Economies in Transition
Comparing Asia and Europe
In 1994, the Asia Foundation's Center for Asian Pacific Affairs began a two-year project to compare the transitions of selected East European and Asian economies from centrally-planned communist systems to market economies. The goal was to shed light on the transition process through an understanding of the underlying economic and institutional dynamics. This volume is the culmination of that project.The volume is divided into three parts. In the first part, an overview, the editors review the authors' findings and highlight major themes. The second part looks closely at the transition process in seven Asian and East European economies: China, Vietnam, Mongolia, Russia, Poland, Hungary, and the Czech Republic. The third part contains six comparative studies that explore key elements of the transition process. The papers incorporate feedback obtained from meetings with cabinet members and high government officials, conferences, and seminars in Prague, Ho Chi Minh City, Hanoi, Beijing, Ulan Bator, and Washington, D.C.
Contributors Leszek Balcerowicz, Barbara Blaszczyk, Peter Boone, Yuan Zheng Cao, Bruce Comer, Marek Dabrowski, Georges de Menil, Daniel C. Esty, Gang Fan, Boris Federov, Roman Frydman, Carol Graham, Stephen Parker, Andrzej Rapaczynski, James Riedel, Jeffrey D. Sachs, Baavaa Tarvaa, Vinod Thomas, Gavin Tritt, Adiya Tsend, Enkhbold Tsendjav, Joel Turkewitz, Narantsetseg Unenburen, Yan Wang, Wing Thye Woo
HardcoverOut of Print ISBN: 9780262231916 432 pp. | 6 in x 8.8 in
Paperback$38.00 S | £30.00 ISBN: 9780262731201 432 pp. | 6 in x 8.8 in
An outstanding work deepening our understanding of post-communist economic transition both in Eastern Europe and East Asia. This well-written book explains why the transition has been so different in these two parts of the world. An eminent and most enlightening volume.
Senior Associate, Carnegie Endoement for International Peace; Senior Economic Advisor to the Ukrainian government
This book represents a masterly contribution to the literature on Economies in Transition. First, it brings together papers written by the most eminent analysts in the field. Second, it involves comparative analysis across europe and Asia—the crux of much of the debate in recent years. And third, it results from an extensive process of recent years. And third, it results from an extensive process of discussion between experts and policymakers, including in-country discussions. The result is a superb, accessible volume, which sheds new light on a complex process. I recommend it very highly indeed, as required reading in this field.
Staff Director, 1996 World Development Report 1996, "From Plan to Market," and Chief Economist of the Africa Region, World Bank
This is an important book. It deals with a major upcoming issue in the world, namely the framework within which the remaining communist countries will transform themselves in the direction of capitalism. There has been some literature on the lessons from Eastern Europe (though this book adds substantially) but less literature on the lessons from East Asia, and none on the comparative experience of Eastern Europe and East Asia. It therefore plugs an important hole. It will surely be widely discussed in the press and have an influence on policy makers.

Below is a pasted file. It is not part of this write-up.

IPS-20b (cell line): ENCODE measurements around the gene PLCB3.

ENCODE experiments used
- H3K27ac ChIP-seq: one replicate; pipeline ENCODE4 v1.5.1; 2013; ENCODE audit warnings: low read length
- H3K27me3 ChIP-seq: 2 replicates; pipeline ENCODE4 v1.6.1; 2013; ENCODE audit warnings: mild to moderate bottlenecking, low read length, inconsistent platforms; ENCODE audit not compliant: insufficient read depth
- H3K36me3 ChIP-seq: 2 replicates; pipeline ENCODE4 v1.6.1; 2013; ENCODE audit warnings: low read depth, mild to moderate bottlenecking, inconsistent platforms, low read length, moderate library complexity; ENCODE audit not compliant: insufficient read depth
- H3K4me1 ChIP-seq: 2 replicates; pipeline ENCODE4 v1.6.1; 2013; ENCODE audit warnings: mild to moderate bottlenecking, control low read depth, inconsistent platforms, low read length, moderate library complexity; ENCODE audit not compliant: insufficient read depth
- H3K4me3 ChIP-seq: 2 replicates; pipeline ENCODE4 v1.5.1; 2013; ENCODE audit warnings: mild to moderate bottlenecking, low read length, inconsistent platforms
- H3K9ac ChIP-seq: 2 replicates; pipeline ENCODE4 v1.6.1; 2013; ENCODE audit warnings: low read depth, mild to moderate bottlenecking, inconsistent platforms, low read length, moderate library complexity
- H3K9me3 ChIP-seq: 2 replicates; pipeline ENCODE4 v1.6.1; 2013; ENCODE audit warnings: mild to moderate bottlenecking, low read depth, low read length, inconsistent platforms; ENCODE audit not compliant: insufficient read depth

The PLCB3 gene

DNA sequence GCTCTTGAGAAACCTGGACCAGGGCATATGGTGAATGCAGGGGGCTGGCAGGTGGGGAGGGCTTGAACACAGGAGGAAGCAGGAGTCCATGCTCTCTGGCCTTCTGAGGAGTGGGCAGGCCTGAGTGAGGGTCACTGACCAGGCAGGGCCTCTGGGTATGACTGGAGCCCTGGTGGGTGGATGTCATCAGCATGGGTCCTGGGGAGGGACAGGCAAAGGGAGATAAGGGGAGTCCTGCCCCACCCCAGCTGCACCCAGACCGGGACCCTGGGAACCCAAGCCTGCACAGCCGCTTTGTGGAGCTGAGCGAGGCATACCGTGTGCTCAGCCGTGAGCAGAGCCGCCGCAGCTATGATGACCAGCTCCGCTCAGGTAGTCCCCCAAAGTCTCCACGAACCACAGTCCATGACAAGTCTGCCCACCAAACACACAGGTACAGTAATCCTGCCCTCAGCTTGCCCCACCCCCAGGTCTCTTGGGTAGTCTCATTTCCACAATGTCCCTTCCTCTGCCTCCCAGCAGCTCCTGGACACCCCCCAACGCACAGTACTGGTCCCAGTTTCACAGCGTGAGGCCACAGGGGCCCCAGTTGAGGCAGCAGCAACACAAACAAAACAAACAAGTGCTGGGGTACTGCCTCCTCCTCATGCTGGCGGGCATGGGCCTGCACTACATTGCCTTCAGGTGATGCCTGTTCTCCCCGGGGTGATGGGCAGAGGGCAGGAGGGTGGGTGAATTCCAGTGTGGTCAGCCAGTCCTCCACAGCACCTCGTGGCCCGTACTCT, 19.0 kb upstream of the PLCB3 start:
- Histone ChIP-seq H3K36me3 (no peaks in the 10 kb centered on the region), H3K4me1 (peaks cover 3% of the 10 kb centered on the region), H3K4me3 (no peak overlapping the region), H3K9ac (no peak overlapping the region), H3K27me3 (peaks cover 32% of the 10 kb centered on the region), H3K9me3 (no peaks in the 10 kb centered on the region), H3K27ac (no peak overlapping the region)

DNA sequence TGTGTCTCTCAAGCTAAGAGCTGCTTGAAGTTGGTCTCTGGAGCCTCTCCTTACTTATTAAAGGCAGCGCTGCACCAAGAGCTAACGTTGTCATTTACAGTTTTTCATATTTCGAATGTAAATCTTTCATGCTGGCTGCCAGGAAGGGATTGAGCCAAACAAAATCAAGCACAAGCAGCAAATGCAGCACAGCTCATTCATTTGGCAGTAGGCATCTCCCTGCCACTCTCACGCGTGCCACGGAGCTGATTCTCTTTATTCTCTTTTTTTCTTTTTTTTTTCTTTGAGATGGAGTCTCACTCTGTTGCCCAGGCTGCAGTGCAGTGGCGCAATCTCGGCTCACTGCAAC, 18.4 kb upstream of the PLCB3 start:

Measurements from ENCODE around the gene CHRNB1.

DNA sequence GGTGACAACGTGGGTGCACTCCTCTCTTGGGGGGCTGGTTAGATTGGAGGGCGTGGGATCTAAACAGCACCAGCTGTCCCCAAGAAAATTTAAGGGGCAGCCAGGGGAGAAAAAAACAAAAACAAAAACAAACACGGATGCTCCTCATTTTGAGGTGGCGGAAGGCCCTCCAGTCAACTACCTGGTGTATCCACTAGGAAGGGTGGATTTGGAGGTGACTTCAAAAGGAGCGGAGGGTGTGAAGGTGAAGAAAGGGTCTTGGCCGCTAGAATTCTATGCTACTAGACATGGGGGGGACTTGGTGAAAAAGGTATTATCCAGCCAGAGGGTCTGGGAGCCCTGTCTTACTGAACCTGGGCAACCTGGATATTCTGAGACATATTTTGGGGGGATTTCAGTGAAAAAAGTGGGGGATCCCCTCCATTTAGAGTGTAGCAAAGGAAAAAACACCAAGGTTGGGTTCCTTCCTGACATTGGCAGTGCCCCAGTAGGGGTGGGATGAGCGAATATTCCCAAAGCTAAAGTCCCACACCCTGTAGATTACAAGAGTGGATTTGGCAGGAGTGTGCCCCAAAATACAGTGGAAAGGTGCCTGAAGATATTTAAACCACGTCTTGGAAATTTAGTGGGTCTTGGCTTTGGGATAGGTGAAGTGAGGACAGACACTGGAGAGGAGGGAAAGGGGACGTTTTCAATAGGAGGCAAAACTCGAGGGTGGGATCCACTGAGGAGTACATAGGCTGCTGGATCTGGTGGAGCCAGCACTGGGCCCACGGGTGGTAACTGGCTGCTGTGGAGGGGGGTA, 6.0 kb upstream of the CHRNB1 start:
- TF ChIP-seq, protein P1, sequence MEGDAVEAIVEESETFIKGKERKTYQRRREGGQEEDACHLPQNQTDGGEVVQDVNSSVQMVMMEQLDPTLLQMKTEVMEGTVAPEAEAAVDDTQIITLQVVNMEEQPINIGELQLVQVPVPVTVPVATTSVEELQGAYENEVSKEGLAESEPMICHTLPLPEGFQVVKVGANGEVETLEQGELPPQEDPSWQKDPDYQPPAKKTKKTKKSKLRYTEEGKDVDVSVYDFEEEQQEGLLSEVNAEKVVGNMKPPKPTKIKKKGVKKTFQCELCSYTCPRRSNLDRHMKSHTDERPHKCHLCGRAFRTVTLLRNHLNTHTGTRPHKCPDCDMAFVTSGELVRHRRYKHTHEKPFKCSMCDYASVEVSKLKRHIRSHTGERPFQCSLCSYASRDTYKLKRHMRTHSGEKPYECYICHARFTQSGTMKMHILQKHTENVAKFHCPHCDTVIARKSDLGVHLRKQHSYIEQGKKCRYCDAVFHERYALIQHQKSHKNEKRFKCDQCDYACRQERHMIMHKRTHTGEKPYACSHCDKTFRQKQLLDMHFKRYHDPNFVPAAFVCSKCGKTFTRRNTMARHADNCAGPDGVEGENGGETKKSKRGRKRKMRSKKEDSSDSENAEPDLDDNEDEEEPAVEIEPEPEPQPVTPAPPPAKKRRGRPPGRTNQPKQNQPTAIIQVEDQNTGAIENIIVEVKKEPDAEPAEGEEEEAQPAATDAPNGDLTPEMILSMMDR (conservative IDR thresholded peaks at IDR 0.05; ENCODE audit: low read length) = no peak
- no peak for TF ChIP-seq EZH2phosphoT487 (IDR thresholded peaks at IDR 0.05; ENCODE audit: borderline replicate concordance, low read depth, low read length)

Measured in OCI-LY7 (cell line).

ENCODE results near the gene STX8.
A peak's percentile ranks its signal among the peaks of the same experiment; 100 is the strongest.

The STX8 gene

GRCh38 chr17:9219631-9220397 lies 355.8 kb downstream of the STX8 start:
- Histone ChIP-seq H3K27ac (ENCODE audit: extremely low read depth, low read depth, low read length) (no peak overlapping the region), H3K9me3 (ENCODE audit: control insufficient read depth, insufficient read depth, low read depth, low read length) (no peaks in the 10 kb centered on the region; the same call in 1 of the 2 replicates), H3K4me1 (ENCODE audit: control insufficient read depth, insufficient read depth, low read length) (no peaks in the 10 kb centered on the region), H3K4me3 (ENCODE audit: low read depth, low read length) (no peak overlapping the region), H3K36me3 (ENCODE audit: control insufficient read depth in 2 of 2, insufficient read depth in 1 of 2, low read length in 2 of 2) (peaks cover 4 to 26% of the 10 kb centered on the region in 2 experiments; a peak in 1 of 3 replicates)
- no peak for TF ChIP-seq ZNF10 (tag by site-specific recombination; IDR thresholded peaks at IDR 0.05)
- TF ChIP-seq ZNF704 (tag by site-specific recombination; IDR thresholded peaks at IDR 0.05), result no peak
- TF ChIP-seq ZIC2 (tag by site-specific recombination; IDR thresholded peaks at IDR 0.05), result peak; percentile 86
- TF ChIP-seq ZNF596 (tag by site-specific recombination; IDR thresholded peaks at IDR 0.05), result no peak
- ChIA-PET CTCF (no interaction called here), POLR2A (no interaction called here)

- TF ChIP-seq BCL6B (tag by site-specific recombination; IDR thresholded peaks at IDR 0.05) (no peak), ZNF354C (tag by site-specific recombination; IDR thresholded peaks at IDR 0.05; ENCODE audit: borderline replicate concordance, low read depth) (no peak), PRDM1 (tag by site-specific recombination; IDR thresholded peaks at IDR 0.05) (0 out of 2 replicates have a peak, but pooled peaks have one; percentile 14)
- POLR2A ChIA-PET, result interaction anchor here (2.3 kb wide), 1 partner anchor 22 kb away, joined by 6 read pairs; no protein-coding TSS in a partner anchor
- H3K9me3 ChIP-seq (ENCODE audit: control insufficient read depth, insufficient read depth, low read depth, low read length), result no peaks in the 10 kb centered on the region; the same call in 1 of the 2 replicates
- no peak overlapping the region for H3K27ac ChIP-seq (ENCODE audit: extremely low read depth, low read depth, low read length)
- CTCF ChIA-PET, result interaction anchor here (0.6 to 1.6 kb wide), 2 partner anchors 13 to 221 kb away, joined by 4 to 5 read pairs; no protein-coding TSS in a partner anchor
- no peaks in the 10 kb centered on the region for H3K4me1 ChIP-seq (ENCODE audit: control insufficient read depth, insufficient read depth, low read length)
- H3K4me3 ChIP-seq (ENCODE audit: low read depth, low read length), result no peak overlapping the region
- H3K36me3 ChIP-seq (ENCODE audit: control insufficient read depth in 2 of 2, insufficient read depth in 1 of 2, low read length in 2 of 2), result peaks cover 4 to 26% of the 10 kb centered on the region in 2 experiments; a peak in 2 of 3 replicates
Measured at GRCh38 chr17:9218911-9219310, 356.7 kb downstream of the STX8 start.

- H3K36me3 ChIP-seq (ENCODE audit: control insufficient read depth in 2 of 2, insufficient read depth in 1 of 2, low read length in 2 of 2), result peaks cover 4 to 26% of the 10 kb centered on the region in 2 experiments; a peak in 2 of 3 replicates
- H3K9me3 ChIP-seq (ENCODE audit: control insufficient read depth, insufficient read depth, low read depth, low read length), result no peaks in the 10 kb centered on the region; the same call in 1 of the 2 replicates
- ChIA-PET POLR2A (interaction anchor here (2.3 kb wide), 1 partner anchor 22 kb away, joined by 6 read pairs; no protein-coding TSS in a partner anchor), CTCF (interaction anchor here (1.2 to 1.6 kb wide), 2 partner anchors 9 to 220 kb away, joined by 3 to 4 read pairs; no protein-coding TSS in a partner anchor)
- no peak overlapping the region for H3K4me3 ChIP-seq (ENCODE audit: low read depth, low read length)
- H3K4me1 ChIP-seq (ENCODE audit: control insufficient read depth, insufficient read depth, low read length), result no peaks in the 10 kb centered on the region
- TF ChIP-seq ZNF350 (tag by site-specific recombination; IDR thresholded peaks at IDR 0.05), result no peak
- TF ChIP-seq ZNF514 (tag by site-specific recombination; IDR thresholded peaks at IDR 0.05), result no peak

Director of the Centre for Economic Performance, London School of Economics, UK
After about five years of post-communist transition in Eastern Europe there is substantial experience to compare with the developments in the Asian reforming economies. It is a fascinating dilemma:Why have the still communist-ruled, but significantly reformed China and Vietnam achieved much better economic performance than the european transition economies? This volume is among the first attempts to contrast these experiences in several important policy areas, that makes it an extremely valuable excercise. The main merits of the volume are the empirical richness of the country studies and the provocative policy conclusions of the comparative papers. This book will be very interesting for many economists, analysts, and policy makers.
Chief Economist, Hungarian Credit Bank
The Woo, Parker, and Sachs volume presents case studies of systemic transition in seven nations and, in addition, seven essays comparing various facets of systemic change in different nations. These esseys allow us to assess carefully the manner in which initial conditions have influenced the different paths of transition as well as the impact of quite different policy strategies on economic performance. Both specialists and general readers can gain much from this book.
Frederic L. Pryor
Professor of Economics, Swarthmore College
For years, economists have been wrestling with the issues raised by thecontrast between the transition path of China and those of Eastern Europeand the FSU. Now the papers collected in this volume edited by Wing Woo, Stephen Parker, and Jeff Sachs, tell us in what ways East Asia is different—and what lessons we should draw from both sets of historicaltransitions.
First Deputy Managing Director,International Monetary Fund
The book represents comprehensive and impressive study into east Europeanand Asian developments. It is free from any ideological grounds and showsthe authors' deep professional approach. This work should be recommendedto both students and professionals dealing with the analysis of theeconomies in transition.
Director, Institute for Economy in Transition
The volume is rich in information and factual insights, and presents manyinspiring and original, thought-provoking ideas, supported by sharpanalysis. The authors, among them world-famous leading reformers offerbroad generalizations of the experiences of several European and Asiancountries. This is mandatory reading for everyone who wants to understandpostsocialist transformation.
Allie S. Freed Professor of Economics,Harvard University and Permanent Fellow, Collegium Budapest